Waiting list prioritization guidelines being followed in Australia?

Publication Type:
Journal Article
Citation:
Medical Decision Making, 2014, 34 (8), pp. 976 - 986
Issue Date:
2014-01-01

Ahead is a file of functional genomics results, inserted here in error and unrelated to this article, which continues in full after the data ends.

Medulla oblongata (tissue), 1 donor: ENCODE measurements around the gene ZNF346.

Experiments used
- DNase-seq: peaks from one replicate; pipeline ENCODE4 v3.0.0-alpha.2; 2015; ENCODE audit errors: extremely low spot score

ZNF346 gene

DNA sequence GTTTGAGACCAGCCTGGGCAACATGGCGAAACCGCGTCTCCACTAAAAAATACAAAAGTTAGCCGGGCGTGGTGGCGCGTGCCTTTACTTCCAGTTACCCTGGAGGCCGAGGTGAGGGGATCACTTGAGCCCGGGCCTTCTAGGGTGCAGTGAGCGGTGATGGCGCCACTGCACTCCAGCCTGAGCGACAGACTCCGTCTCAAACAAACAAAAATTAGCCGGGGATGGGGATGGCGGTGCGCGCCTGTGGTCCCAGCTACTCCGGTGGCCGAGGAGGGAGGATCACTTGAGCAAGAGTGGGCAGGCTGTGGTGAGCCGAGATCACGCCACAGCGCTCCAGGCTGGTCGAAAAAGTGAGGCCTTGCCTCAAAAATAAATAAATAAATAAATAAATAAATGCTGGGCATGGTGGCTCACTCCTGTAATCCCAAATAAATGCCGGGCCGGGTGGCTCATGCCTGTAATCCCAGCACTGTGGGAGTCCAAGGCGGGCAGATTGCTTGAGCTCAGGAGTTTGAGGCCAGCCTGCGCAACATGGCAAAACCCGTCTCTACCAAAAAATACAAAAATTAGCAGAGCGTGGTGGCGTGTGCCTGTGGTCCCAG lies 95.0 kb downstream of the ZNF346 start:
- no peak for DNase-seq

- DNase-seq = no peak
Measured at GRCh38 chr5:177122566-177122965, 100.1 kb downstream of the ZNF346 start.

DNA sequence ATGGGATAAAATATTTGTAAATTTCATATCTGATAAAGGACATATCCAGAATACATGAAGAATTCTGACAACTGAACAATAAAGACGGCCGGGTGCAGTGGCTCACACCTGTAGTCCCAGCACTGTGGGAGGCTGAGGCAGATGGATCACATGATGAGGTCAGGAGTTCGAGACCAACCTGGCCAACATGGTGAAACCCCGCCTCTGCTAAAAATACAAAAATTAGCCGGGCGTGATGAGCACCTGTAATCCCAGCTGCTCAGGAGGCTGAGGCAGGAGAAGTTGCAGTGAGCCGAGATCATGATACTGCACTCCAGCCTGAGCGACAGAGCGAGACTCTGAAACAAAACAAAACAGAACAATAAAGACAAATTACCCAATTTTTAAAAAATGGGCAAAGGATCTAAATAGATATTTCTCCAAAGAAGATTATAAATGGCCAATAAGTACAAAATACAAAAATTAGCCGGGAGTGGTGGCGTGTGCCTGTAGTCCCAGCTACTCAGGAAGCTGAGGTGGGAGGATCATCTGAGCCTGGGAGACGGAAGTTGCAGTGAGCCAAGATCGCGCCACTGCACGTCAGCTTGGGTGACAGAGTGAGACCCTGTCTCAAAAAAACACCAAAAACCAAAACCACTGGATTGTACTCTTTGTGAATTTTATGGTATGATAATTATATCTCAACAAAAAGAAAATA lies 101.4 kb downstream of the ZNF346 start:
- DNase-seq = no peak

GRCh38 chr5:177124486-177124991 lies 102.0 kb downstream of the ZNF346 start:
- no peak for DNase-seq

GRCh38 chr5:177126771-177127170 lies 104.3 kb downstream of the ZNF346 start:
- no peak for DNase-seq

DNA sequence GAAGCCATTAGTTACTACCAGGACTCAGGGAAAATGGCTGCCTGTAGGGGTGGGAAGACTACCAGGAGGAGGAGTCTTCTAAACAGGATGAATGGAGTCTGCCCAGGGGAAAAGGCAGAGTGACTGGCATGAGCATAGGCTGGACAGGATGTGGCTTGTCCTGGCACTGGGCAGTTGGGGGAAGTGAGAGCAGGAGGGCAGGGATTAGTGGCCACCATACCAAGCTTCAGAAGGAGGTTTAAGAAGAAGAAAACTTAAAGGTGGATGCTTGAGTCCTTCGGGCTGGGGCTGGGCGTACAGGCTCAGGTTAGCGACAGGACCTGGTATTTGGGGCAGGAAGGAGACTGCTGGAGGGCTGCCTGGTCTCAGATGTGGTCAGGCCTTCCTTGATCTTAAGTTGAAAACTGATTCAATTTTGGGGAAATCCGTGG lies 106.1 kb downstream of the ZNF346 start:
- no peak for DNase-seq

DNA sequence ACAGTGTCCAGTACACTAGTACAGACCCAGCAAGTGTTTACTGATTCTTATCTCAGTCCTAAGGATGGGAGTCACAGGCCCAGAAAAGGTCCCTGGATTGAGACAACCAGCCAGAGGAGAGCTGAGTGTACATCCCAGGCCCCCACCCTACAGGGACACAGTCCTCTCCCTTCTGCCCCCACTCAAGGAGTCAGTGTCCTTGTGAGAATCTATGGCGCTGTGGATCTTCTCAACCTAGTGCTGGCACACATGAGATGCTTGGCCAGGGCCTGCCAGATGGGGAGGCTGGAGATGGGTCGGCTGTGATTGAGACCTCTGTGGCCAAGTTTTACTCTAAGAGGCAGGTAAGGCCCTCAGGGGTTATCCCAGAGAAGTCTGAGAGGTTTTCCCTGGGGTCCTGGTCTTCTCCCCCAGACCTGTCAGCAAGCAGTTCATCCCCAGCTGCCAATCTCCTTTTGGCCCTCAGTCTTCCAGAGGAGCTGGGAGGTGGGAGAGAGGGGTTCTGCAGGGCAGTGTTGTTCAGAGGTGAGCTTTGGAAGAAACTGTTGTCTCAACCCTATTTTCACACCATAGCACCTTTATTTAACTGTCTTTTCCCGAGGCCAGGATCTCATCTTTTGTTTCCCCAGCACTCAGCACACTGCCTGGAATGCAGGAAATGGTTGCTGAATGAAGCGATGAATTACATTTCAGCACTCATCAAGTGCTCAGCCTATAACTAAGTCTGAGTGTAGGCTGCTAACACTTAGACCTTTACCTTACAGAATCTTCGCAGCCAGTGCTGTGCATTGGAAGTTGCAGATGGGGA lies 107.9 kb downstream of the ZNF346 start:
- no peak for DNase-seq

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© The Author(s) 2014. Objective. When waiting lists are used to ration treatments for nonemergency procedures, a prioritization rule is required to ensure that urgent patients are admitted first. This study investigates how the introduction of an explicit prioritization guideline affected the prioritization behavior of doctors, who previously had full discretion for assigning patients. Design. The analysis exploits the publication of recommended priority categories in public hospitals. Taking the recommendations as a reference, deviations from the recommended priority assignments by doctors before and after the guideline publication are assessed. Multinomial logit models are used to control for patient and hospital characteristics. Heterogeneity in the impact of the guideline across patient characteristics is explored through interaction terms. Setting. The state of New South Wales, Australia, between July 2004 and December 2010. Participants. Admissions via waiting lists in public hospitals (N = 753,010). Main Outcome Measure. Priority categories assigned by doctors. Results. The guideline increased the likelihood that doctors would actually assign a semi-urgent priority to admissions with a recommended priority of semi-urgent by 11.7 percentage points (P < 0.000) and would assign a nonurgent priority to admissions with a recommended priority of non-urgent by 13.1 percentage points (P < 0.000). In contrast, the guideline lowered the likelihood of an urgent priority being assigned to admissions with a recommended priority of urgent by 13.7 percentage points (P < 0.000). Priority assignments are affected by payment status; specifically, a higher priority is given to paying patients, and this preferential treatment is not diminished by the presence of the guideline. Conclusion. The presence of a simple clinical priority guideline at the procedural level has not produced systematic, clinically based prioritization behaviors among doctors. The New South Wales priority guideline has curtailed assignments to the highest priority. This result raises a question concerning the usefulness of such a guideline in improving timely and equitable access to health care.
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